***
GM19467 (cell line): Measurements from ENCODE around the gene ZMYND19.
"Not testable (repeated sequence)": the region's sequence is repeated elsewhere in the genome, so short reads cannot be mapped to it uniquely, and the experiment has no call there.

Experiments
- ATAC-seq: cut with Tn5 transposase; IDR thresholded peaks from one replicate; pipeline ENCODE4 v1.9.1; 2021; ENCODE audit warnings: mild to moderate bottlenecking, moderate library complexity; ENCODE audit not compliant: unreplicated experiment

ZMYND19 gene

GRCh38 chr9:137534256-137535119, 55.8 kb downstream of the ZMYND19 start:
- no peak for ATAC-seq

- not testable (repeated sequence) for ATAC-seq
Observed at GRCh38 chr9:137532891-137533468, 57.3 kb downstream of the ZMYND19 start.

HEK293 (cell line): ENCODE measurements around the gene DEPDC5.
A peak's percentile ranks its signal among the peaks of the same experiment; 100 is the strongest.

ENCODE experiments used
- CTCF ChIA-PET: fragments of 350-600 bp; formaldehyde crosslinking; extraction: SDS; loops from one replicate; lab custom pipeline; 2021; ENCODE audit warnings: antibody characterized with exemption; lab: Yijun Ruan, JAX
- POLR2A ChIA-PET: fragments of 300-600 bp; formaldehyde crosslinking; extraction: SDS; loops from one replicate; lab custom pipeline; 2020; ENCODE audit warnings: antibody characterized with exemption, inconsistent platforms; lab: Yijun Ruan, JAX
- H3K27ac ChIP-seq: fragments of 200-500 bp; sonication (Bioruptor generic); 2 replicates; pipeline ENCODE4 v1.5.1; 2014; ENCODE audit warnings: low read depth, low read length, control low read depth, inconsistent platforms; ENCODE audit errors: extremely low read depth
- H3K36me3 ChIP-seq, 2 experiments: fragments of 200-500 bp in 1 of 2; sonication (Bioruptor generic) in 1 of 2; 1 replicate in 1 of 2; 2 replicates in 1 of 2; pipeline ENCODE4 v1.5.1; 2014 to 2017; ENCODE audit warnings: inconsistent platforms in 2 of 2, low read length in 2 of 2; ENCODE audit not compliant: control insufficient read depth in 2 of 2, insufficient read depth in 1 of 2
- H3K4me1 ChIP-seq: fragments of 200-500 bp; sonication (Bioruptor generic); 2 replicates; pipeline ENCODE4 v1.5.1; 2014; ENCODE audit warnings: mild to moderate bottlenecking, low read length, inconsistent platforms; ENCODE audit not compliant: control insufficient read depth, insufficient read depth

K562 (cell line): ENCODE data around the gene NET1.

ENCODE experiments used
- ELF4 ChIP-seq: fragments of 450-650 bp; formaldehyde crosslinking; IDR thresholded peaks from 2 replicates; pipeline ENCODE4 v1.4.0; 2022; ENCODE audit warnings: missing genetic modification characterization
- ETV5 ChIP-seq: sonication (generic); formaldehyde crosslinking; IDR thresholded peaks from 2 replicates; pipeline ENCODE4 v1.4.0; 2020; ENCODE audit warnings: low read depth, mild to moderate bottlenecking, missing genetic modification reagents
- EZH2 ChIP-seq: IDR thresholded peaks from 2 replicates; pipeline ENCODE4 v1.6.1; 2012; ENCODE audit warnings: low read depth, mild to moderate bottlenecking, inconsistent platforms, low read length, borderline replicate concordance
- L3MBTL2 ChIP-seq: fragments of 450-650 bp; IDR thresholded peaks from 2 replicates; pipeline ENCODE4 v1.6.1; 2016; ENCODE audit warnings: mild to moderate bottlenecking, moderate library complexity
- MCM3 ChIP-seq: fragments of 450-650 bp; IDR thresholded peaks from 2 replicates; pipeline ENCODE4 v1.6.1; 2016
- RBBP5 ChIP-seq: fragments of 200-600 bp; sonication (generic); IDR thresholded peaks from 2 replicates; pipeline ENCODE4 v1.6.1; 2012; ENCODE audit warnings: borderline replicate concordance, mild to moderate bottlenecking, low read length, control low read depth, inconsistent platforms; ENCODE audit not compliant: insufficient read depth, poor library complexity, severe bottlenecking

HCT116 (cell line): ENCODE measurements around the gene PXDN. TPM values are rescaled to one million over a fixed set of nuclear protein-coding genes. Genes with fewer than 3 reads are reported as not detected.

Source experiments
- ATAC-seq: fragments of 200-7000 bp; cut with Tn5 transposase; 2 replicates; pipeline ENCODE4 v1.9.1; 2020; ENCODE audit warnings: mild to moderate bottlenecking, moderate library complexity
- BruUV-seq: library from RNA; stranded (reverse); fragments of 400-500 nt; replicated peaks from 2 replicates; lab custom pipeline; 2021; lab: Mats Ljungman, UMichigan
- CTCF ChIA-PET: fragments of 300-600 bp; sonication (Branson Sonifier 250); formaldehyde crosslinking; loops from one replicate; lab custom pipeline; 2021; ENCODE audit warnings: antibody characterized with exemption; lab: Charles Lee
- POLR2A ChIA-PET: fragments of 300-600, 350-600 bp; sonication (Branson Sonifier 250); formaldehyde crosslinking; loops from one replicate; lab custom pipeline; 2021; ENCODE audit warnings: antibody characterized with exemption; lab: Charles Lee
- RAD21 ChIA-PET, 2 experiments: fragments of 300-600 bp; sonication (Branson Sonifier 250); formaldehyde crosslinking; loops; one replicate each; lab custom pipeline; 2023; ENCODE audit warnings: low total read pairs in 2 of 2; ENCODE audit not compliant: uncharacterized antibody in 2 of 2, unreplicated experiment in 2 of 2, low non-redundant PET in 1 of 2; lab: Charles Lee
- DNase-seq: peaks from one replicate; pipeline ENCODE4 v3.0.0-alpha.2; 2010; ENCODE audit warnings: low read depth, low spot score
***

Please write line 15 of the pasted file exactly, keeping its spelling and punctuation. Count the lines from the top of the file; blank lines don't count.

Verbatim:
- H3K27ac ChIP-seq: fragments of 200-500 bp; sonication (Bioruptor generic); 2 replicates; pipeline ENCODE4 v1.5.1; 2014; ENCODE audit warnings: low read depth, low read length, control low read depth, inconsistent platforms; ENCODE audit errors: extremely low read depth